:: an excerpt from my previous work, set in 1924 ::
August arrived in an unseasonably cool rush, an ocean wave shattering on scorching sand. It swelled through the homes along the Sound, opening windows and scattering inhabitants into their yards. The frequent gusts stirred Margaret from her scotch-induced nightmares and persuaded her to walk the gardens.
She put one foot in front of the other, left heel to right toe, heel to toe, heel to toe, until she reached the end of the stone path. She fingered the white rose petals with her right hand, swinging the bottle in her left as if it were a pendulum that only came to rest when it struck her lips. Margaret pulled a petal from each rose, going back to the beginning in a grid until every stem showed a barren bulb. The cupped petals floated, suspended in the air for the faintest breath and gathered in a mound at her feet. She peered at the pile, too crisp and unadulterated, too white.
Fervor washed over Margaret, an ordinary thought under guise of a striking revelation. It flitted about, restless, evading her grasp and shedding particles of dust for her to collect and reassemble. She collapsed on the stone wall, a three-foot-high barrier that kept the greenery from invading the walk. She watched Chauncey load Hazel’s belongings into the car, a few pieces of luggage, a few boxes, but no furniture. Margaret closed her eyes and allowed the clean, wet air to infiltrate her memories and glue her thoughts together. She smelled the sweet jasmine floating on the soft hum of voices, Hazel’s low and thick, as they drifted into the garden. Margaret’s mind lurched, remembering:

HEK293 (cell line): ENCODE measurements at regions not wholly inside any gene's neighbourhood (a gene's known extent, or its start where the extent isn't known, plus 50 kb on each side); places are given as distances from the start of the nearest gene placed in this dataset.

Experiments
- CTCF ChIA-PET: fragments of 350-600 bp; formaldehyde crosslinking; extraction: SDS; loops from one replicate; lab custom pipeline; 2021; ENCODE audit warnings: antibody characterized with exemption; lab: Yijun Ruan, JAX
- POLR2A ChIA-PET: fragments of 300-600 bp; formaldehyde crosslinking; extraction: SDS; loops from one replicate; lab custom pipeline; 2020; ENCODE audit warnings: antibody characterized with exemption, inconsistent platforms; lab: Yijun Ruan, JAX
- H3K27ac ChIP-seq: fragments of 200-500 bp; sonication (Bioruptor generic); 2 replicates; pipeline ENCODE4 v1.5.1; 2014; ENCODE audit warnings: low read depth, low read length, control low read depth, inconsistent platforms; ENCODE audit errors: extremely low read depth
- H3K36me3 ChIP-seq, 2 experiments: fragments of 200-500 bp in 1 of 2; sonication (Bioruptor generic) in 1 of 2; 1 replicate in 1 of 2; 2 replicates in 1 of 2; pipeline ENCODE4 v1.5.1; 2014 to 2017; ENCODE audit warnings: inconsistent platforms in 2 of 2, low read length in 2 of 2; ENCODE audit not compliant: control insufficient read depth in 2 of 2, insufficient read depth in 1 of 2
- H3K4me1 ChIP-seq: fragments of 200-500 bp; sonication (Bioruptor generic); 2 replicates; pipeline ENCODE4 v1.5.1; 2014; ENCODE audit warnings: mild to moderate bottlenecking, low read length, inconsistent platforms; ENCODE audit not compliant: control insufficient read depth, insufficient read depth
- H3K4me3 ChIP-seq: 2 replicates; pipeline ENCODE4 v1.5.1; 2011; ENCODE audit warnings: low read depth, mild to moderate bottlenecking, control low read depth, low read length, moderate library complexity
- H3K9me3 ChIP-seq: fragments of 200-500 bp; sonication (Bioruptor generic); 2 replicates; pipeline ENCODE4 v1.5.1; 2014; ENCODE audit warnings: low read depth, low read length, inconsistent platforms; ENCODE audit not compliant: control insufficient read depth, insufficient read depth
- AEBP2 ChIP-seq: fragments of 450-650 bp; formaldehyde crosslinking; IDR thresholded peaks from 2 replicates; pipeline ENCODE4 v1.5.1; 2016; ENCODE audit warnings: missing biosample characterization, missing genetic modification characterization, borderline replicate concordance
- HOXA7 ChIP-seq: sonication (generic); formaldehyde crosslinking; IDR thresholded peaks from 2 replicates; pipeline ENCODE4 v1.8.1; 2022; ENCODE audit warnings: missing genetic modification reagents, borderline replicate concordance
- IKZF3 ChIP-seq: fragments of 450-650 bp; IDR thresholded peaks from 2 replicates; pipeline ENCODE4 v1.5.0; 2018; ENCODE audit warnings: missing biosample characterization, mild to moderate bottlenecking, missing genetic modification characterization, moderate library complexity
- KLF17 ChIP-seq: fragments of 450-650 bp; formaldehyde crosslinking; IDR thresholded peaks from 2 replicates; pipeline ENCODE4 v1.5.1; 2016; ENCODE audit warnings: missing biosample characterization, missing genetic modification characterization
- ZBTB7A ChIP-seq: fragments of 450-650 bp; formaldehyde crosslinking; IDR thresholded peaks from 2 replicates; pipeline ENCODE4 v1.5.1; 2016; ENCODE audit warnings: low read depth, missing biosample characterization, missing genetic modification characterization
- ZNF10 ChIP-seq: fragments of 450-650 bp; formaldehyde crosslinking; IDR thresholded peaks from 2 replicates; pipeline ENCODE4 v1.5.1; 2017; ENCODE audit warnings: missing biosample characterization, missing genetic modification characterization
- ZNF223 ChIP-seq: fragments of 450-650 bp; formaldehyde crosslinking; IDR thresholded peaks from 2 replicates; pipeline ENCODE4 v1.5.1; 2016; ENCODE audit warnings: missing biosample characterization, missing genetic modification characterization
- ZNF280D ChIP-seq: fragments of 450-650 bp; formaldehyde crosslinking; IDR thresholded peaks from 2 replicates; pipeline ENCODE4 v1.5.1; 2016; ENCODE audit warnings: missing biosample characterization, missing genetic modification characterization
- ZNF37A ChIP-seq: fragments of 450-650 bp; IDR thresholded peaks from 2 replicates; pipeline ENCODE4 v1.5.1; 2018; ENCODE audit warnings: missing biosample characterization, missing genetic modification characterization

She clenched her fingers firmly around the bedpost until her knuckles were white, cringing each time her attendant Edie cinched the corset tighter.
“Why must I wear this wretched thing?” she asked.
Edie chuckled, “We mustn’t discuss this again, child.”
“But I can’t dance in it. I can hardly breathe.”
Edie tied the final section and reached for the lace gown, “Arms.”
She put her arms above her head and slipped into the pristine, white garment. It had long sleeves, a neckline that encircled her throat like clutching claws, and an exaggerated waistline that billowed into a twelve foot long train. She stood in front of the mirror, twisting from side to side.
“I wish it weren’t so heavy on my legs,” she whined, pulling the gown’s layers up in front to reveal her ankles.
“Margaret Catherine Cort, you put that down. Yuh know it ain’t fittin’ for a young lady, especially not fo’ a young lady on her wedding day.”
She blushed, “I know, but it would be nice without all these layers.”
A congregation had arrived at Blackbird Glen Estate to witness the joining of the two prominent families. Her fiancé, Dr. Robert MacColl, had completed medical school at twenty-four, a brilliant man five years her senior. They had met at a family gathering some years ago before either had the vaguest idea of love. He had asked for her hand late last summer but she had told him to wait until she finished university. He refused and got her parents involved. The wedding had been set for the week immediately following the end of the school year.
“Are you nervous?” Minnie squealed, rushing into the second-story bedroom. “That’s normal, you know.”
Minnie dismissed Edie into the hallway and began fiddling with the tiny buttons along the gown’s side.
“I’m not nervous,” she sighed. She wondered whether or not she should tell Minnie, but the words were out of her mouth before she could rein them back, “I’m disappointed.”